Website owners must continually improve their user experience by making everything easier, faster, and more rewarding—because people are really impatient.
Indeed, a study determined that goldfish can pay attention longer than humans. (No details on the experiment, but if it involved measuring how long a person could focus on a flake of fish food, it was not a fair test.) Below are some steps you can take.
Make it easy to skip stuff. Yes, that includes words. Here at Red Letter, we go out of our way to make our copy enjoyable to read, but we also make our content skimmable. Our feelings aren’t hurt—much—if a user scans the page looking for a keyword so they can get to the information they want. That’s why most paragraphs on this site begin with bold type. A glance tells skimmers what’s inside and they can move on if it’s not what they’re here for (or if they think it’s stupid, or whatever).
Make your site visually attractive. We’re not saying that just because we want to spread beauty (though we do). Scientists with advanced degrees will back us up on this. For example, one study compared responses to 2 different interfaces of equal usability. One interface was aesthetically pleasing and the other was just ugly. Subjects perceived the beautiful one to be easier to use. In the context of website UX, attractive design involves not just great typography and graphics, but also clarity and simplicity. Your site can include any or all of the whizbang features and functions that web technology makes possible today, but you must be careful not to throw all of them at the user at once. Good website design hides complexity.
For the love of Pete, make every page load fast. To be honest, it doesn’t matter how you feel about Pete. Developers must employ every weapon at their disposal to shave every microsecond off web speed tests. Users go away when your site demands they sit still for more than three seconds waiting for a page to load. The number one cause of slow load speed is images that are not optimized. Optimization involves image size and compression but there’s more to it than that. Our friends at Google can guide you, or you can ask a marketing company (hi!) to help you with that.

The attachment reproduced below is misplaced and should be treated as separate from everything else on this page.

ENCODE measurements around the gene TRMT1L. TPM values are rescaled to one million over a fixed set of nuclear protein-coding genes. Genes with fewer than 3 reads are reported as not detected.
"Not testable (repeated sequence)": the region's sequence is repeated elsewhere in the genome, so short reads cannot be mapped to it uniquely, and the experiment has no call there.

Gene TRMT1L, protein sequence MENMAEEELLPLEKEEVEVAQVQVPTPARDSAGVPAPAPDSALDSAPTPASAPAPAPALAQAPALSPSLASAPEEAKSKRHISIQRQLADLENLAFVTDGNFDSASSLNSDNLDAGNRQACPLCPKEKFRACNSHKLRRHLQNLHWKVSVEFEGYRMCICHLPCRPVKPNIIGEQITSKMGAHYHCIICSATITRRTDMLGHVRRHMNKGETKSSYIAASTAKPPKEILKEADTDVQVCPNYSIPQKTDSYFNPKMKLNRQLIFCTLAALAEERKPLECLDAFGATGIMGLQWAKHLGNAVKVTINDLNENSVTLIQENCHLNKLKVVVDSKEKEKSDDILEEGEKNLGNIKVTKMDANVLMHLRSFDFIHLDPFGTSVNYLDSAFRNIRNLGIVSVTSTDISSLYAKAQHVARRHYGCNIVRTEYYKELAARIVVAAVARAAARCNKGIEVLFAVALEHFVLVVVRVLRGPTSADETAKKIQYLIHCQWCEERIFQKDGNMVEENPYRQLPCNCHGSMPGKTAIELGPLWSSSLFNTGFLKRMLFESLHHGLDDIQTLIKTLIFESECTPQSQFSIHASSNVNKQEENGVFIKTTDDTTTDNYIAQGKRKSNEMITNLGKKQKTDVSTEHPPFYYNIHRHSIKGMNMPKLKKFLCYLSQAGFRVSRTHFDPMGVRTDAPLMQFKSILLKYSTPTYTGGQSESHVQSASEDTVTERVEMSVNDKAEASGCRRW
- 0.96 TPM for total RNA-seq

Add video (in bite-sized chunks). Video accounts for nearly 80% of all internet traffic. Science explains: People like video. (Maybe we didn’t need science for that.) Sticking with that number 80, video on a landing page can increase conversions by 80%. Let’s keep going: the average user spends 88% more time on a website with video. Whatever you put up for your viewers should be relevant and captivating. Remember, your viewers are swimming in a sea of video, so they don’t have patience for a crappy one. Also—your videos should communicate even when sound is turned off, and they should load fast in any browser. (For that last part, be sure to post your videos using a video hosting service, which ensures optimal experience. We like Wistia, but there are others.)
Put your site’s mobile UX at the top of the list. Over 60% of site visits are initiated from a mobile device. You can no longer get away with treating your mobile site as an afterthought. For a while there, web designers were punting on mobile—photo at the top, a series of buttons to take the user to other pages, footer at the … foot. Businesses that pack rich experiences into palm-sized delivery devices are giving themselves a competitive advantage.
However great your website’s UX is today, the clock is always ticking and attention is always wandering. Commit your company to continual web UX best practices. Also, take time to cast a critical eye on your site, looking for mistakes you might not have noticed. All of this requires regular review and focused attention, which apparently is pretty difficult. If you’d rather focus your attention on something else, there are experts in site analysis and development who can take this crucial task off your plate. You don’t have to look far for help. All you have to do is click the button below.